The Mountains: Timor Leste’s Blessing and Curse

Recent Features

Features | Environment | Southeast Asia

The Mountains: Timor Leste’s Blessing and Curse

Difficult geography helped Timorese survive colonization and invasion. But now, it’s a roadblock to growth.

The Mountains: Timor Leste’s Blessing and Curse
Credit: Edward Cavanough 

DILI — If there’s one piece of advice you can’t escape when traveling in Timor-Leste, it is to get out of the capital and head inland.

For the East Timorese, the mountains hold a special reverence. While surrounded by bountiful oceans, rich in both contested resources and plentiful fauna, the East Timorese have always looked toward the highlands — towards the safety of their clouded, vast interior — not out to sea.

The mountains have long provided sanctuary for the Timorese. During the four centuries of Portuguese rule, the colonists barely explored the hinterland. One local told me that during their rule, the Portuguese only managed to build several kilometers of roads.

Their exploration of the island was so minimal that it was not until the early 20th century, according to Beloved Land author Gordon Peake, that the Portuguese even charted the entire island: “Even in the latter half of the 19th century, fewer than 100 colonists lived beyond the city… for centuries, no one seemed particularly certain even of where the island ended.”

As the Portuguese held firm on the coast, Timorese looked down from the hills above, often detached from their distant occupiers. Once Portugal decolonized, the Indonesians invaded, and the mountains again provided safe haven.

In addition to the tenacity of the East Timorese, the 24-year long resistance survived largely because of the challenges imposed by the terrain Suharto’s men were trying to conquer. The Timorese resisted from their mountain holdouts, with a rich clandestine network of dissidents whispering information through the valleys in a way no occupying force could ever entirely stop.

While a third of East Timor’s population wouldn’t survive Indonesia’s occupation, in the end Suharto’s war became unwinnable.

But Timor-Leste’s relationship with its geography is complicated.

Long an enabler of Timorese independence, the island’s mountains are now a chief adversary in Dili’s quest to link the nation.

Highland crags of Timor-Leste. Photo by Edward Cavanough.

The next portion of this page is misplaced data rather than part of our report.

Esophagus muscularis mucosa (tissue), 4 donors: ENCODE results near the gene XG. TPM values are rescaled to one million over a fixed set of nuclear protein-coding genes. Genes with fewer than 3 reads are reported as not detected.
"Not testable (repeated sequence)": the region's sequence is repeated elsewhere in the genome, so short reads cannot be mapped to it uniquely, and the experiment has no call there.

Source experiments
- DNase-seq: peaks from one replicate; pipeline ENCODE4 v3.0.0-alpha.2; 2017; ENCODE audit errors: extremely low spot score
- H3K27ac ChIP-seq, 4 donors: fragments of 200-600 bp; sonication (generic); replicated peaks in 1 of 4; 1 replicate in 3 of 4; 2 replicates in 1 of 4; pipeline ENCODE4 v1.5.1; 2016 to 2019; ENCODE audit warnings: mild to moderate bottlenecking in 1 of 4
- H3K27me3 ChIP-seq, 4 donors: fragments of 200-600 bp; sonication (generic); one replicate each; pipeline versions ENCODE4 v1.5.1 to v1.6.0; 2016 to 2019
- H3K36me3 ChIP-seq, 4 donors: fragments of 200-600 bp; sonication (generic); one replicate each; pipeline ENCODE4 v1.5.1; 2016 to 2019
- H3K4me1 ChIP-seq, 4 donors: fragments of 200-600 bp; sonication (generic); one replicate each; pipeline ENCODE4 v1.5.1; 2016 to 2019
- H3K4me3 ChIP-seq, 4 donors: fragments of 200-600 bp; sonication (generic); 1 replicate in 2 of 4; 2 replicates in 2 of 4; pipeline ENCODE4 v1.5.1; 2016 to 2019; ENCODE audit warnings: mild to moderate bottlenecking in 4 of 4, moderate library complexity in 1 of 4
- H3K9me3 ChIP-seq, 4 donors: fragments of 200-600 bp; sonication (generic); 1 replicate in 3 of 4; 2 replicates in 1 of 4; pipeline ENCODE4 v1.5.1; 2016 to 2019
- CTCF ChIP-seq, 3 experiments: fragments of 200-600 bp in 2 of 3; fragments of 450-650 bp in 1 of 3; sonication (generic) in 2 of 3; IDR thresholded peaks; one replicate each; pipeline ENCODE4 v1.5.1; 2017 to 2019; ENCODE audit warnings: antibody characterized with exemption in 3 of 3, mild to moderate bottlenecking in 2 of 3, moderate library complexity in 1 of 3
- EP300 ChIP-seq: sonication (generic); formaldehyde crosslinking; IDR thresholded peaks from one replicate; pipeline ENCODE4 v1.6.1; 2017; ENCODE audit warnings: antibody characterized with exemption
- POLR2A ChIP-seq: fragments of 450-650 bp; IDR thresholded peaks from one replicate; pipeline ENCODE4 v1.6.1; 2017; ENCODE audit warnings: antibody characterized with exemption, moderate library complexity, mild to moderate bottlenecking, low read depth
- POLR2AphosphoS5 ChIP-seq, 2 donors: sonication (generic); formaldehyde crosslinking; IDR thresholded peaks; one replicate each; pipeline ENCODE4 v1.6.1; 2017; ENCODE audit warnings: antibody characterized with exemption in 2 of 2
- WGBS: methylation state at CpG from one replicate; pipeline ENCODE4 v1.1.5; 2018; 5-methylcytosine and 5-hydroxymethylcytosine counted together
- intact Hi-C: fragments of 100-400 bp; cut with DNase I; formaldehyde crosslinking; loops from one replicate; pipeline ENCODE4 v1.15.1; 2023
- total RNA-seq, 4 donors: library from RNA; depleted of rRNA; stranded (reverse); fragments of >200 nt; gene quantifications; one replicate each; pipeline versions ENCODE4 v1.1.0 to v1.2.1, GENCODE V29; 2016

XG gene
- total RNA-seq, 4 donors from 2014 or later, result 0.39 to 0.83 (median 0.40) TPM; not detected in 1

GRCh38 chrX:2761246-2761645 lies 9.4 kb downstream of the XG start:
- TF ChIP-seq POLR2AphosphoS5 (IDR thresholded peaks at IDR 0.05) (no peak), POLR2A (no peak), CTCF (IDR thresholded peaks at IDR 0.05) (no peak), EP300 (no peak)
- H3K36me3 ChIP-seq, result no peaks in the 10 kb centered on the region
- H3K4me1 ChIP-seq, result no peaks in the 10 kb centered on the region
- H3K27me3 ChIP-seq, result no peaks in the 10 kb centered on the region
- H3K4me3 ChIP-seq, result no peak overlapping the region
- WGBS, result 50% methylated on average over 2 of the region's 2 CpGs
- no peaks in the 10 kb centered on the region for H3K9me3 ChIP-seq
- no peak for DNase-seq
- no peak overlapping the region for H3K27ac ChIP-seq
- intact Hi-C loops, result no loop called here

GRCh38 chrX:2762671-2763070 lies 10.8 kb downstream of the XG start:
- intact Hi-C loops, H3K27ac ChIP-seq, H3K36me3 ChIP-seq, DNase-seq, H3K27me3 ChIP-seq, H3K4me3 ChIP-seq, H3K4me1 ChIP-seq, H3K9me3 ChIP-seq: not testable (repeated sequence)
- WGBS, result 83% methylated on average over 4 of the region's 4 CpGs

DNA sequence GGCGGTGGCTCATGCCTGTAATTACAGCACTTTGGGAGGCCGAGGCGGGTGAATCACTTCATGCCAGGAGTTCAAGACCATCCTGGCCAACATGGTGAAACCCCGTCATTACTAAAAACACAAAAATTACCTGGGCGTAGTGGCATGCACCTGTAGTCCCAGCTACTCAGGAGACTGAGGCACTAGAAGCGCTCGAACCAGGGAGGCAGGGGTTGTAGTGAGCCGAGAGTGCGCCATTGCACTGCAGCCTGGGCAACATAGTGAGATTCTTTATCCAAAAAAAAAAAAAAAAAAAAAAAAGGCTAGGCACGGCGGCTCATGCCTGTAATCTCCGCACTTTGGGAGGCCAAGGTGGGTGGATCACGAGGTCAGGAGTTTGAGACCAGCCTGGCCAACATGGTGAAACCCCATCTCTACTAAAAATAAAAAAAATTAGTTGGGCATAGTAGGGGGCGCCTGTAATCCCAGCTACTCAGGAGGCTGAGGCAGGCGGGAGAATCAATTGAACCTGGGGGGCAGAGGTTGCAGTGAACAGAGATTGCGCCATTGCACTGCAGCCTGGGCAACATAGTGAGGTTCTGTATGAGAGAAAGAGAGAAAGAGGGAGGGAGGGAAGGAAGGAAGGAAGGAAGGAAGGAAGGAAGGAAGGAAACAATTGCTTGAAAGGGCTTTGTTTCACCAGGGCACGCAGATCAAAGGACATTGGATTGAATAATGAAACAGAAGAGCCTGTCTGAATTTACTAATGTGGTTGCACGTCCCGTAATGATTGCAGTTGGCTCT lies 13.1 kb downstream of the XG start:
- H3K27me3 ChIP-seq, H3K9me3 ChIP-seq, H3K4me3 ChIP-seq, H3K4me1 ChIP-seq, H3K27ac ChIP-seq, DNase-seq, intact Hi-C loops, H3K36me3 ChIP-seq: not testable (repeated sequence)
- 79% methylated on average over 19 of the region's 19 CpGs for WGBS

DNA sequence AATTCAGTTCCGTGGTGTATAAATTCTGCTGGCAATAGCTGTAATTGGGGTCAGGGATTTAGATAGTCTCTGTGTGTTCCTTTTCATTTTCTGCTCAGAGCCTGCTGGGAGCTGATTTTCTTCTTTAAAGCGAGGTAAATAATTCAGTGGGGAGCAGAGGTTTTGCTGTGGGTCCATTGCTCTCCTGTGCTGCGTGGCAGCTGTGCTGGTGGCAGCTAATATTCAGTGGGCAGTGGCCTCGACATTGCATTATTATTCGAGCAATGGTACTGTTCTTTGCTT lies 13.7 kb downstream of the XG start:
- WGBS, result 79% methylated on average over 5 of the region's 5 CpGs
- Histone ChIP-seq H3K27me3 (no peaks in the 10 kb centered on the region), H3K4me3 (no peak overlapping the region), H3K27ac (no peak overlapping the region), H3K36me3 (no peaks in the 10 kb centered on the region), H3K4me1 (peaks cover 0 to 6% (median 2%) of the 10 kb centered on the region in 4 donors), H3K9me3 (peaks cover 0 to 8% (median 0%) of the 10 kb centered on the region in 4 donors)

“The Mountains Saved Us”

In the wicker chairs of Hotel Timor’s lobby cafe, my host introduced me to Josh — a seasoned political activist — and two newlyweds, Antonio and his Indonesian wife, Kiki, who’d expatriated themselves to London but were back celebrating their wedding.

We talked about history and about the  future.

For Josh, his childhood was one of chaos and tumult in a mountain community.

Like so many middle aged East Timorese, Josh’s upbringing was defined by conflict. Seemingly fatigued by my line of questioning about his childhood, he directed me to a blog post, where he chronicles his vivid, heartbreaking memories:

“One of my extended grandmothers was blown into pieces by a bomb,” he writes. “A direct hit I think. My family had to gather the flesh and bones scattered on the ground in order to bury her.”

I asked about life growing up in the mountains during those harrowing years after the Indonesian invasion.

“The mountains saved us,” Josh told me, arguing the sanctuary of the hinterland provided cover from the invaders. “But now, they stand in our way…they make development very difficult.”

Younger and from the capital, Antonio bore witness to some of the pivotal moments in the lead up to East Timor’s independence in 1999. He was on the streets on the day of the 1991 Santa Cruz massacre, when Indonesian militia shot up to 250 Timorese, and remembers the regular violence in Dili through the decade leading up to independence.

“I’m heading to Ramelau tomorrow,” I told them, as we finished our coffees. Antonio, a former UN driver with an intimate knowledge of the mountain roads, insisted he take me.

Locals hitch a ride on a truck. Photo by Edward Cavanough.

The Broken Road to Ramelau

Just 72 kilometers from Dili, I rationalized that my trip to Ramelau might take the best part of a morning. After a night in Hatu Builico — the closest town to Ramelau’s summit — I’d saunter to the top, take in the much-touted views, and head back to the capital to rest my hiker’s legs as I watched the sun set below the Savu Sea.

I was wrong.

In 2011, a Ministry of Finance and World Bank review identified that only 20 percent of Timor-Leste’s roads are traversable in two-wheel drive vehicles. While an additional 54 percent of roads are theoretically passable without a four-wheel drive, the review conceded that “conditions were so bad that they were likely to cause damage to these vehicles.”